Obama home rescue: 650,000 get help
Latest report shows that 20% of eligible borrowers have gotten trial modifications under administration's $75 billion mortgage relief plan.
NEW YORK (CNNMoney.com) -- Some 650,000 troubled borrowers have been put into trial loan modifications under the president's foreclosure rescue plan, the Treasury Department said Tuesday.
That number represents 20% of eligible homeowners at least 60 days behind in their payments, according to the Treasury report. This is up from 16% a month earlier.
Despite the progress, housing counselors say the number of people falling into foreclosure vastly exceeds the ranks getting assistance. The number of filings hit a record high of 937,840 in the third quarter, according to RealtyTrac, an online marketer of foreclosed homes. That's a 5% increase from the second quarter and a 23% jump over the third quarter of 2008.
The $75 billion Obama plan is "lagging behind the massive number of foreclosures that continue to pile up," said John Taylor, head of the National Community Reinvestment Coalition.
But administration officials have said that the program, which was projected to help up to 4 million homeowners, is on track.
The rescue tries to keep borrowers in their homes by adjusting monthly payments to no more than 31% of a borrower's pre-tax income. Servicers, borrowers and investors can get financial incentives to participate.
Administration officials have been pressuring loan servicers to ramp up their modification efforts. Many people have complained that financial institutions lose their paperwork, transfer them repeatedly between departments and require that they fill out applications again and again.
But the rising unemployment rate is prompting more homeowners, even those with strong credit histories, to fall behind on payments. And the president's plan is not designed to help the jobless.
At Neighborhood Housing Services of Chicago, only about one in four people are getting help from the Obama program, said Michael van Zalingen, director of homeownership services.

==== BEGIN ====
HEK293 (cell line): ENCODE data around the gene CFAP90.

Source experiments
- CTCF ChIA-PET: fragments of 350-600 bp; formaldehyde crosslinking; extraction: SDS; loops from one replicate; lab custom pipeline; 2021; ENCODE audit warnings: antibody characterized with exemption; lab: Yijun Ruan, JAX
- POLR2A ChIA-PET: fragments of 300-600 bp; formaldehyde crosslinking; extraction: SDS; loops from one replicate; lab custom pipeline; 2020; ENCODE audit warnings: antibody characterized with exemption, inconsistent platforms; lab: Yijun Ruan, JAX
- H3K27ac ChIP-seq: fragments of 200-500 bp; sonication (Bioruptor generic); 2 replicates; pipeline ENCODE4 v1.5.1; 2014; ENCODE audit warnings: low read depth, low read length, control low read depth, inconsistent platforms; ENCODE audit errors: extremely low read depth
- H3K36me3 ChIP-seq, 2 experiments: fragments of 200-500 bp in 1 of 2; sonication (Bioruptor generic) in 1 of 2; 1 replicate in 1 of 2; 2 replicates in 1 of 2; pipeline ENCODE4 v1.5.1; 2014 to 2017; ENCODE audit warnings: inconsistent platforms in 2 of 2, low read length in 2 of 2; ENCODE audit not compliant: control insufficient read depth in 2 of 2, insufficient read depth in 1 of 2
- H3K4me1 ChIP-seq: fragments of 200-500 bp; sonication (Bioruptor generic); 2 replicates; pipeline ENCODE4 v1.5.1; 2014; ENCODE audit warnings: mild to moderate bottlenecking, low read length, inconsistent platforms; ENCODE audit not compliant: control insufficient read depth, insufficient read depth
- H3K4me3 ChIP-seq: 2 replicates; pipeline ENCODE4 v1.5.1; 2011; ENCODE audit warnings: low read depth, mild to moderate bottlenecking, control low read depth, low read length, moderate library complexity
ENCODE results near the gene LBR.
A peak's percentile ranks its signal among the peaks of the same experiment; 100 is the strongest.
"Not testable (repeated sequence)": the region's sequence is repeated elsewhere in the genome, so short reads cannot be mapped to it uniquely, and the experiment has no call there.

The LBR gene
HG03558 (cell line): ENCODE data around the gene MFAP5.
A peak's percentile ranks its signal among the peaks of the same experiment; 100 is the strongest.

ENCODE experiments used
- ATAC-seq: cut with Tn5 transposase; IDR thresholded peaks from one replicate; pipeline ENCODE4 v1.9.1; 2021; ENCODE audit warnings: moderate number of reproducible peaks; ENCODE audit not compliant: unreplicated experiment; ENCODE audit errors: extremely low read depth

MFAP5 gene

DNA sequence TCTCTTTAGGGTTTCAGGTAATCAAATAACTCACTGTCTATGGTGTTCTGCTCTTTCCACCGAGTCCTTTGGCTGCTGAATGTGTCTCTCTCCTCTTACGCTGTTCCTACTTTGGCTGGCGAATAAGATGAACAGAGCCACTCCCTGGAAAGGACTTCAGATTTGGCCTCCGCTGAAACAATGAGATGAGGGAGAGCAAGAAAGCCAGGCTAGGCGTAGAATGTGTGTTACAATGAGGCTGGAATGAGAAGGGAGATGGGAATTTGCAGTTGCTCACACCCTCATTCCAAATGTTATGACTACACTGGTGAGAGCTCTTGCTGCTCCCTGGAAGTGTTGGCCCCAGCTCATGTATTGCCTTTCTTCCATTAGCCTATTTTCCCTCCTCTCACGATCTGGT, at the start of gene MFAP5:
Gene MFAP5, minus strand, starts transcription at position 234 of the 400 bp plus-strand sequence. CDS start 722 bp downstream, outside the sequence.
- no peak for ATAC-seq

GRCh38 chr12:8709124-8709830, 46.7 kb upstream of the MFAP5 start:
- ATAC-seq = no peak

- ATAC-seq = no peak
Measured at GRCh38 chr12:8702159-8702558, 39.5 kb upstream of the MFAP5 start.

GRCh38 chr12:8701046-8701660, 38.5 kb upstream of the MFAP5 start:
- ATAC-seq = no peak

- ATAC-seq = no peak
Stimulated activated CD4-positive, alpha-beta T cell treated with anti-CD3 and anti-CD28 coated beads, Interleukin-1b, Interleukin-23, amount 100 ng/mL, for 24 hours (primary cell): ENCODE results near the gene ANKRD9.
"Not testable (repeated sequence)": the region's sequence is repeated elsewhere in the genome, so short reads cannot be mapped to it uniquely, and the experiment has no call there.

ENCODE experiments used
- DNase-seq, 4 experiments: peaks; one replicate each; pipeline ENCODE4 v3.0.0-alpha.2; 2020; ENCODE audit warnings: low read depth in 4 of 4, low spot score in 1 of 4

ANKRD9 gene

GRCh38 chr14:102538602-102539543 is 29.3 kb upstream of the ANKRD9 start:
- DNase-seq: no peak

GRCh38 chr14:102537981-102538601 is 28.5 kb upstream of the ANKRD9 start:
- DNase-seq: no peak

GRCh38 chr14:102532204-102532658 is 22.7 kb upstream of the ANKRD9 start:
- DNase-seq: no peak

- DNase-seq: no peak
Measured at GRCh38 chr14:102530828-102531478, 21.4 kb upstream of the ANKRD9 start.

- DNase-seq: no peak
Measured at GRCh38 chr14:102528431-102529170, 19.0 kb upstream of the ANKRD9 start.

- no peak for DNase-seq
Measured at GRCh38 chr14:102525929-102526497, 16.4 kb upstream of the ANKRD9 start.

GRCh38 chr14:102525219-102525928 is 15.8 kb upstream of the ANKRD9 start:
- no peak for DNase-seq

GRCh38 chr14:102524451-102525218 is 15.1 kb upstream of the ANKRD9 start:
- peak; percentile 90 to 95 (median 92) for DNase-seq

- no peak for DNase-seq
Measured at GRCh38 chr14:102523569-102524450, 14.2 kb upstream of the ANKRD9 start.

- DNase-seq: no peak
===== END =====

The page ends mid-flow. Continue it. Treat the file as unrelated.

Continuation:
About 30% are not being put into trial modifications for reasons including too little income or too much equity in their homes, van Zalingen said. The rest are in limbo, mainly because the banks say their applications are incomplete.
Certainly, banks have quickened the pace of loan modification approvals, van Zalingen said. His group secured 180 modifications for clients in the second quarter, but was able to help 400 in the third quarter. He expects that a total of 1,000 clients will be put into trial modifications by year's end.
Still, the modifications are not keeping pace, van Zalingen said. NHS-Chicago will see 3,000 to 3,500 distressed borrowers seek help this year. "Loan servicers are offering trial modifications more often, but not anything like the need or demand," he said.
Just how many modifications are completed depends on the servicer. Performance remains very uneven, as it has since the start of the program.
Through October, Saxon Mortgage Services put 44% of eligible delinquent borrowers in trial modifications -- the highest percentage of about two dozen companies. Among the largest banks, Citigroup (C, Fortune 500) came in at 40% and JPMorgan Chase (JPM, Fortune 500) 32%, while Wells Fargo (WFC, Fortune 500) has placed 29% and Bank of America (BAC, Fortune 500), the biggest servicer, 14%.
What's becoming even more important is how many people in trial modifications receive permanent adjustments. The Treasury in September lengthened the trial period to five months, from three months, to give borrowers more time to send in their paperwork and banks to process it.